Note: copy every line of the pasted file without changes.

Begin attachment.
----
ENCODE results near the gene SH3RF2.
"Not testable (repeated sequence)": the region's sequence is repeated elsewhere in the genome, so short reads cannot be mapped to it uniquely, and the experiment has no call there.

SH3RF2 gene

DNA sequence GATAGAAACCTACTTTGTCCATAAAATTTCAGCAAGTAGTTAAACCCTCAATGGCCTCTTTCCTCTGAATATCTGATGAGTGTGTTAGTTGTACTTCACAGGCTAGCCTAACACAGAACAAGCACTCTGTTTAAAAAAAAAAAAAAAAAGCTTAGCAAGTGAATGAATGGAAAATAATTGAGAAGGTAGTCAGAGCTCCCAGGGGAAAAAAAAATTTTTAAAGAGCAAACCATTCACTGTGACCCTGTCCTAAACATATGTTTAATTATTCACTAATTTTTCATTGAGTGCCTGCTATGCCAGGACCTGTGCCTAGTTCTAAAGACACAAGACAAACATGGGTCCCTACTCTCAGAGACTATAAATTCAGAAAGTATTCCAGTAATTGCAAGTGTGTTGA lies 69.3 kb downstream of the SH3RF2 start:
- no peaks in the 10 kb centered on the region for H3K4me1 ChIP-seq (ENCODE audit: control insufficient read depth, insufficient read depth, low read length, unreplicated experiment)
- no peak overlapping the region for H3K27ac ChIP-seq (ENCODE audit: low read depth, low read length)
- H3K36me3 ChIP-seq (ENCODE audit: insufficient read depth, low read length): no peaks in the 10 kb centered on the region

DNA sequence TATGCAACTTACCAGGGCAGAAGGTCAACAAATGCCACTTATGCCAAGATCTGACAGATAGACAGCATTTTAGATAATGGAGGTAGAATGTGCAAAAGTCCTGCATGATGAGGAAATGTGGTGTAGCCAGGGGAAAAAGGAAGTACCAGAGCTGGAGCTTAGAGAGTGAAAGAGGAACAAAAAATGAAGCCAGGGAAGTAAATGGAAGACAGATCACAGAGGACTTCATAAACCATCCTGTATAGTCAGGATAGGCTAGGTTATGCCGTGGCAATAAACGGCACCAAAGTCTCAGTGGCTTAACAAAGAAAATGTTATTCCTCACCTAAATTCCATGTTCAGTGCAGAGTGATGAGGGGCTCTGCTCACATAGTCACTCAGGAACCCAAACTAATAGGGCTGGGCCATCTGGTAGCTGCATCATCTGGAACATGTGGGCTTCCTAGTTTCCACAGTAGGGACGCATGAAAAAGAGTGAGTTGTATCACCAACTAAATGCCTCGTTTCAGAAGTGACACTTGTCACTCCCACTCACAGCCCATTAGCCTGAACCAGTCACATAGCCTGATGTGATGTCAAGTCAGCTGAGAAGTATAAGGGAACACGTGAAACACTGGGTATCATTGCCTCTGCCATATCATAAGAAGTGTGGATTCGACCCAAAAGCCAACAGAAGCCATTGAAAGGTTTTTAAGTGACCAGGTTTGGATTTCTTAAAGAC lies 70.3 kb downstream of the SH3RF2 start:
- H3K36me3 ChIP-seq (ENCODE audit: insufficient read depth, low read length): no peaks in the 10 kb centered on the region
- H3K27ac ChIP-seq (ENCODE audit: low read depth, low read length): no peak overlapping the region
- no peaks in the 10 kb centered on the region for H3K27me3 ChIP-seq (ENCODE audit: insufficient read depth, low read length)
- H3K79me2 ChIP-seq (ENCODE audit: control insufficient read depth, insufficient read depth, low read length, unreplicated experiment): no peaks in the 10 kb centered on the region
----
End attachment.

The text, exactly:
ENCODE results near the gene SH3RF2.
"Not testable (repeated sequence)": the region's sequence is repeated elsewhere in the genome, so short reads cannot be mapped to it uniquely, and the experiment has no call there.

SH3RF2 gene

DNA sequence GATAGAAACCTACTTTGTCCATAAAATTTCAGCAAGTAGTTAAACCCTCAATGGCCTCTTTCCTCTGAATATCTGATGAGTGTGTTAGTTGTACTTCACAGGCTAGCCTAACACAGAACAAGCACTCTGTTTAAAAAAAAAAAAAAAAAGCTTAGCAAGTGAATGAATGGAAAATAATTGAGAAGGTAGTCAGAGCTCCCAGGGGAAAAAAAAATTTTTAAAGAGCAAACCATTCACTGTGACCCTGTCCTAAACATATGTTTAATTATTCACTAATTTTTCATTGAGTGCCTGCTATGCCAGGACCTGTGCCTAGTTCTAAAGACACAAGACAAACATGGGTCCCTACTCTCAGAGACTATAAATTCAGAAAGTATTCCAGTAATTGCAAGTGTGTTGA lies 69.3 kb downstream of the SH3RF2 start:
- no peaks in the 10 kb centered on the region for H3K4me1 ChIP-seq (ENCODE audit: control insufficient read depth, insufficient read depth, low read length, unreplicated experiment)
- no peak overlapping the region for H3K27ac ChIP-seq (ENCODE audit: low read depth, low read length)
- H3K36me3 ChIP-seq (ENCODE audit: insufficient read depth, low read length): no peaks in the 10 kb centered on the region

DNA sequence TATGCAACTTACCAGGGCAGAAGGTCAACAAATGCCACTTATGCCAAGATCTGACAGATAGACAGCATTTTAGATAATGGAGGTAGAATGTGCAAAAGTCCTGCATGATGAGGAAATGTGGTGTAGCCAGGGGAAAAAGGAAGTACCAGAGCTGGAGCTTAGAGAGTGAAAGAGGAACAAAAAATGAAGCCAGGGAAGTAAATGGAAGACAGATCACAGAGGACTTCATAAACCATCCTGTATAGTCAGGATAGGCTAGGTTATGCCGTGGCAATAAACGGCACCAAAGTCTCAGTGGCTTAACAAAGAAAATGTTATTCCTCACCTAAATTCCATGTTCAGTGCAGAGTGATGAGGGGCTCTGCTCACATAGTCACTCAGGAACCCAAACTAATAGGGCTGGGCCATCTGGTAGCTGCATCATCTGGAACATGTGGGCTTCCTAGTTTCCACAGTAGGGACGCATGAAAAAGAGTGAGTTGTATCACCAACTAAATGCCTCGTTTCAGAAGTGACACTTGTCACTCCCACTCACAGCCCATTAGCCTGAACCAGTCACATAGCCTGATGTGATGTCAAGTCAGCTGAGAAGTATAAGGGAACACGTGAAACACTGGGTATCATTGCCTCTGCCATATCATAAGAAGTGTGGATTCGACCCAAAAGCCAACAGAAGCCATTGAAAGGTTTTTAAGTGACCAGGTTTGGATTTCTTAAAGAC lies 70.3 kb downstream of the SH3RF2 start:
- H3K36me3 ChIP-seq (ENCODE audit: insufficient read depth, low read length): no peaks in the 10 kb centered on the region
- H3K27ac ChIP-seq (ENCODE audit: low read depth, low read length): no peak overlapping the region
- no peaks in the 10 kb centered on the region for H3K27me3 ChIP-seq (ENCODE audit: insufficient read depth, low read length)
- H3K79me2 ChIP-seq (ENCODE audit: control insufficient read depth, insufficient read depth, low read length, unreplicated experiment): no peaks in the 10 kb centered on the region